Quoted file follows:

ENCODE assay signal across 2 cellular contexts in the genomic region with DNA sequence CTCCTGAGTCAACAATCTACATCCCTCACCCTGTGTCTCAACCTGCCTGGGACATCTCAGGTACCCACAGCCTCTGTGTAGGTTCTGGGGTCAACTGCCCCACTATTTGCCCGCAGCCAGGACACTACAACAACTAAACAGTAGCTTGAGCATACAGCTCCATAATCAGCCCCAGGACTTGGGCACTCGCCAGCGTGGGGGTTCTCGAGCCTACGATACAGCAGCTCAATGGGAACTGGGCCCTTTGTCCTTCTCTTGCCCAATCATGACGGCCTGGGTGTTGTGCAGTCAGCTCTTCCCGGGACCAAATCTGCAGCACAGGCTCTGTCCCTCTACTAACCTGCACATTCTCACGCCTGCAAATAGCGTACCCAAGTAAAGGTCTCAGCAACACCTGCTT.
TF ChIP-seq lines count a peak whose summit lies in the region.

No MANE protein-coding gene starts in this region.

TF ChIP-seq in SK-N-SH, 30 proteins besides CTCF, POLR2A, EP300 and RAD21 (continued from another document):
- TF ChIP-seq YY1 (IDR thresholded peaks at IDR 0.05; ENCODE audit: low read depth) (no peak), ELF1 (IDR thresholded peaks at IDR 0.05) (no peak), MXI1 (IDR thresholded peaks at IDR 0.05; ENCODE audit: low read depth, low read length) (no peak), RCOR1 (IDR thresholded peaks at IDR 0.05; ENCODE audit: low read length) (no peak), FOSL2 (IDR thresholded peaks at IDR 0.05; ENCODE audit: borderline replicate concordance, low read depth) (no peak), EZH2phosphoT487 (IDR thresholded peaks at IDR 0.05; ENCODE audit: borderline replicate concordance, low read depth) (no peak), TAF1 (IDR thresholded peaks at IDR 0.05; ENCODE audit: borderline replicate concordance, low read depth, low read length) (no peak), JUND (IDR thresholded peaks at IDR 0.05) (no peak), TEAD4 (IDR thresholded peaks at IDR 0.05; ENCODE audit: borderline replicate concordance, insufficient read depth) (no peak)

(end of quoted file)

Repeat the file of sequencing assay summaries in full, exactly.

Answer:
ENCODE assay signal across 2 cellular contexts in the genomic region with DNA sequence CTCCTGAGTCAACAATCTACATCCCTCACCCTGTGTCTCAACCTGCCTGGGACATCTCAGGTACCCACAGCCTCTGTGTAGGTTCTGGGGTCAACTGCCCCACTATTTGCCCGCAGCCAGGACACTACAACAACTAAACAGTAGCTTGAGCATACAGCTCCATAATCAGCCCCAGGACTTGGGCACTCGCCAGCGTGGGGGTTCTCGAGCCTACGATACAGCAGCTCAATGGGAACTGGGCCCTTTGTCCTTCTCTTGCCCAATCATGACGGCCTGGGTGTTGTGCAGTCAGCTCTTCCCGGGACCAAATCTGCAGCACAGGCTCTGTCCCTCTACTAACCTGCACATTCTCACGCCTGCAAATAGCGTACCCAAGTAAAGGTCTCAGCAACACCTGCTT.
TF ChIP-seq lines count a peak whose summit lies in the region.

No MANE protein-coding gene starts in this region.

TF ChIP-seq in SK-N-SH, 30 proteins besides CTCF, POLR2A, EP300 and RAD21 (continued from another document):
- TF ChIP-seq YY1 (IDR thresholded peaks at IDR 0.05; ENCODE audit: low read depth) (no peak), ELF1 (IDR thresholded peaks at IDR 0.05) (no peak), MXI1 (IDR thresholded peaks at IDR 0.05; ENCODE audit: low read depth, low read length) (no peak), RCOR1 (IDR thresholded peaks at IDR 0.05; ENCODE audit: low read length) (no peak), FOSL2 (IDR thresholded peaks at IDR 0.05; ENCODE audit: borderline replicate concordance, low read depth) (no peak), EZH2phosphoT487 (IDR thresholded peaks at IDR 0.05; ENCODE audit: borderline replicate concordance, low read depth) (no peak), TAF1 (IDR thresholded peaks at IDR 0.05; ENCODE audit: borderline replicate concordance, low read depth, low read length) (no peak), JUND (IDR thresholded peaks at IDR 0.05) (no peak), TEAD4 (IDR thresholded peaks at IDR 0.05; ENCODE audit: borderline replicate concordance, insufficient read depth) (no peak)